Send doctors, not exorcists, to Jaclupan-A A +A
Wednesday, October 10, 2012
I GREW up in the city listening to talks about the dili-ingon-nato, agta, sigbin, wakwak and other supposed denizens in our superstitious lore. So when I was given the chance to walk alone at night from the hinterland village of Amaga to Sayaw, all those talks circled my head like flies around a carabao. That was many years ago.
I heard a wakwak moan somewhere and was reminded of the claim that the weaker the sound, the nearer the creature was. Other strange noises could be heard as I followed the footpath that stretched around a rugged terrain and often penetrated the shadowy bushes in a largely bald and moonlit surrounding. It didn’t help that the wind’s embrace was cold.
But I moved on despite the fear, gathering strength in the thought that every step I made meant I was nearing the end of the three-hour trek. When I was in a grassy slope, I thought I saw a house a few meters away. Worried of the possibility of waking up a dog or two in the yard where I would pass, I decided to circle the house, going up a clearing at the back before descending back to the footpath farther ahead.
After the maneuver and when I was in a safe distance from the house, I looked back. All I could make out in the place where I thought the “house” was standing was a clump of ipil-ipil trees. Was I seeing things? Was the clump of trees an abode of spirits (dili-ingon-nato)?
That thought sparked in me an urge to run. But reason prevailed over fear. I hadn’t mastered the terrain and running would have done to me more harm than good. I walked briskly and did not look back again.
I eventually reached my destination in one piece. In the relative comfort of a farmer’s hut, I had the chance to look back at my experience calmly and objectively. Fear of the unknown and the superstitious beliefs etched in our minds by our elders when we were growing up often conspire to create illusions when we are left alone and in the dark.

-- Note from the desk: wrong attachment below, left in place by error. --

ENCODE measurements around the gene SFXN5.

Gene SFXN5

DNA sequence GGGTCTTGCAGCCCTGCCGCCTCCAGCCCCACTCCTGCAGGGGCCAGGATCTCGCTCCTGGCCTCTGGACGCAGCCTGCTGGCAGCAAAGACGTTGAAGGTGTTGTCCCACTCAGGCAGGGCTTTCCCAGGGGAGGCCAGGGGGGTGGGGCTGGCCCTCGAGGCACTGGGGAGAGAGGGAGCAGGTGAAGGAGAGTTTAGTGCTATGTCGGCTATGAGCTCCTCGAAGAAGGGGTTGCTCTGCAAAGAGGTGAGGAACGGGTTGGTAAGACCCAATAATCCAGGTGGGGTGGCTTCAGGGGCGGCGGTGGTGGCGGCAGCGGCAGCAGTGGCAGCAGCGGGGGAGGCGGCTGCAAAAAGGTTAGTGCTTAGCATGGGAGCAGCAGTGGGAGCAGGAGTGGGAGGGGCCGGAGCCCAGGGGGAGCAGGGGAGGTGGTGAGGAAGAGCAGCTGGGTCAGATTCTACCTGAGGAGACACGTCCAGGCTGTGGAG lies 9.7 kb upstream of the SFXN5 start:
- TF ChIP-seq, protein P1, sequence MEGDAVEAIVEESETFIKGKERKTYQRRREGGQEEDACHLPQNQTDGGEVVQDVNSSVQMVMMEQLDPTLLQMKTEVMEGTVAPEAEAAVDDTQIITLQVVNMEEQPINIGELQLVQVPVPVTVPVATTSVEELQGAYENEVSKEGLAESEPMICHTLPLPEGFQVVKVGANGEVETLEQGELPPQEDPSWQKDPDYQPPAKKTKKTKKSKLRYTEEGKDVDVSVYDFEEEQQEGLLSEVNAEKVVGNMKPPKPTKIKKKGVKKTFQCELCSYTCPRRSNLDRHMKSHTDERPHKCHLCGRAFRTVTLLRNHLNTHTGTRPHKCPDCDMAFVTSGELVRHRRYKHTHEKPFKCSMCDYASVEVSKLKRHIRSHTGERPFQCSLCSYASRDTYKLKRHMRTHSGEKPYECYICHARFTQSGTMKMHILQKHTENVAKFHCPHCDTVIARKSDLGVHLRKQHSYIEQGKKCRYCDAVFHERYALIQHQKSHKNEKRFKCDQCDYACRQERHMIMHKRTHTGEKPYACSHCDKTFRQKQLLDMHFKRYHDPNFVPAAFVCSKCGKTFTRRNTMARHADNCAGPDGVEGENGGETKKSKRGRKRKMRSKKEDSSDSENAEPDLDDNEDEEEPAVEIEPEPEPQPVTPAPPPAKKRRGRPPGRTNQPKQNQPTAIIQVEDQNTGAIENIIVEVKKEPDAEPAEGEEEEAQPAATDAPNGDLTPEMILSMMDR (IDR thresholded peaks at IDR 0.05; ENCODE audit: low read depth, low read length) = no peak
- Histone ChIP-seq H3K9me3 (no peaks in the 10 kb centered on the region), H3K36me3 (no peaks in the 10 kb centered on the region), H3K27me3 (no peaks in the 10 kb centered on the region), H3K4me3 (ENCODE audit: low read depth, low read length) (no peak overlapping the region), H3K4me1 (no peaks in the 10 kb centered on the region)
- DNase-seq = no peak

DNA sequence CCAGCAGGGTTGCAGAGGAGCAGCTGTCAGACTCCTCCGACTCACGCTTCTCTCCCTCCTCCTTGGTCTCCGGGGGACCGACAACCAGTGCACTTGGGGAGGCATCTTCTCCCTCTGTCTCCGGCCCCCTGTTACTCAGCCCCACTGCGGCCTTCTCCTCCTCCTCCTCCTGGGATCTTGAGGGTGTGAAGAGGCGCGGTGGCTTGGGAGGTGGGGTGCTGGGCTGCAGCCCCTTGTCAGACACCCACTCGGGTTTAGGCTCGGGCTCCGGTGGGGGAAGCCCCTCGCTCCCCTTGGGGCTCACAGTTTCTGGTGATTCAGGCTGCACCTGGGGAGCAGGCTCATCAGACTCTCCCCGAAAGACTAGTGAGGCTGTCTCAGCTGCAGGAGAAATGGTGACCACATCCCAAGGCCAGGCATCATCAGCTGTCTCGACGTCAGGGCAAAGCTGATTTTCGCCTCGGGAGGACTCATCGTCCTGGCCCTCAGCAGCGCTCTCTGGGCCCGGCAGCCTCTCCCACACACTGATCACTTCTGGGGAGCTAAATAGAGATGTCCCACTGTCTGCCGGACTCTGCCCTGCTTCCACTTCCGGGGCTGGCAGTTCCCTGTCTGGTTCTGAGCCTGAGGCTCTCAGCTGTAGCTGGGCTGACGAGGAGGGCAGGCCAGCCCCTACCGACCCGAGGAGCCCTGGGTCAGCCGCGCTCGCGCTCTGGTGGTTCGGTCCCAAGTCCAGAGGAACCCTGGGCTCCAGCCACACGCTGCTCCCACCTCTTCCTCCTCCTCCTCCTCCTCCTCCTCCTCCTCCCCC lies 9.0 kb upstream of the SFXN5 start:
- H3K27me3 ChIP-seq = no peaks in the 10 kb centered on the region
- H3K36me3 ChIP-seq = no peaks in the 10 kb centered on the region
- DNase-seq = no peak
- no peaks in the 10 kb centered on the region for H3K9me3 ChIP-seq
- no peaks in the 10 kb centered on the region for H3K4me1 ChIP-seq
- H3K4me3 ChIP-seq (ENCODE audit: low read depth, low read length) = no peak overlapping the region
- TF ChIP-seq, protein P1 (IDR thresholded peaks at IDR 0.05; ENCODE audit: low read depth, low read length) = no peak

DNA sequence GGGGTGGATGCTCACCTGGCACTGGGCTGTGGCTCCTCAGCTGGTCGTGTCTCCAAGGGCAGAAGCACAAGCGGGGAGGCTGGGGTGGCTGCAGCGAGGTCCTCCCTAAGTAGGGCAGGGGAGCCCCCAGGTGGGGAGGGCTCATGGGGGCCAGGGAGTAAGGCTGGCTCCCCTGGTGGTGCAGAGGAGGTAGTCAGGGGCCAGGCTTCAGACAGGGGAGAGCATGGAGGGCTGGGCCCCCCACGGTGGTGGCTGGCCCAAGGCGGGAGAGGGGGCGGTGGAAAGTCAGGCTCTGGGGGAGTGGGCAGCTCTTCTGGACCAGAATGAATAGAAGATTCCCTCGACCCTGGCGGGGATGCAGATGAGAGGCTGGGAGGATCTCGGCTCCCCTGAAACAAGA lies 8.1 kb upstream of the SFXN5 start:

I would continue “roaming” the hinterlands for years after that. In those times, the only “creatures” that worried me were the human kind.
I don’t know why, when reporting about cases of mass hysteria in schools, like the one that happened in Jaclupan, Talisay City, the slant is always on the superstition and not on the scientific. The talk is almost always about “evil spirits” possessing the students and not about the psychological, even physical, reasons for the strange behaviors.
And why would school officials, who are supposed to be imbued with scientific and objective knowledge, immediately seek the assistance of “exorcists” instead of psychiatrists? Worse, they are often the ones who fuel the fire, sort of, by explaining the incident in the context of superstition (like the cutting of trees that “angered” evil spirits).
I remember a case of mass hysteria that happened in a Labangon high school years ago.
Like in Jaclupan, it extended for a day or two because those who should have known better assessed the situation within the context of, again, superstition. Not until city officials decided to send medical workers to the school did the hysteria eased and its cause explained scientifically.
While we’re at it, mass hysteria can also be laughable. Wikipedia, for example, wrote about the Tanganyika laughter epidemic that started in a boarding school in Kashasha, Tanzania in 1962. When three girls started laughing, the laughter spread throughout the school, affecting 95 students, some of them for days. When authorities closed the school, the laughter epidemic spread to a village. It ended up as no laughing matter.
Published in the Sun.Star Cebu newspaper on October 10, 2012.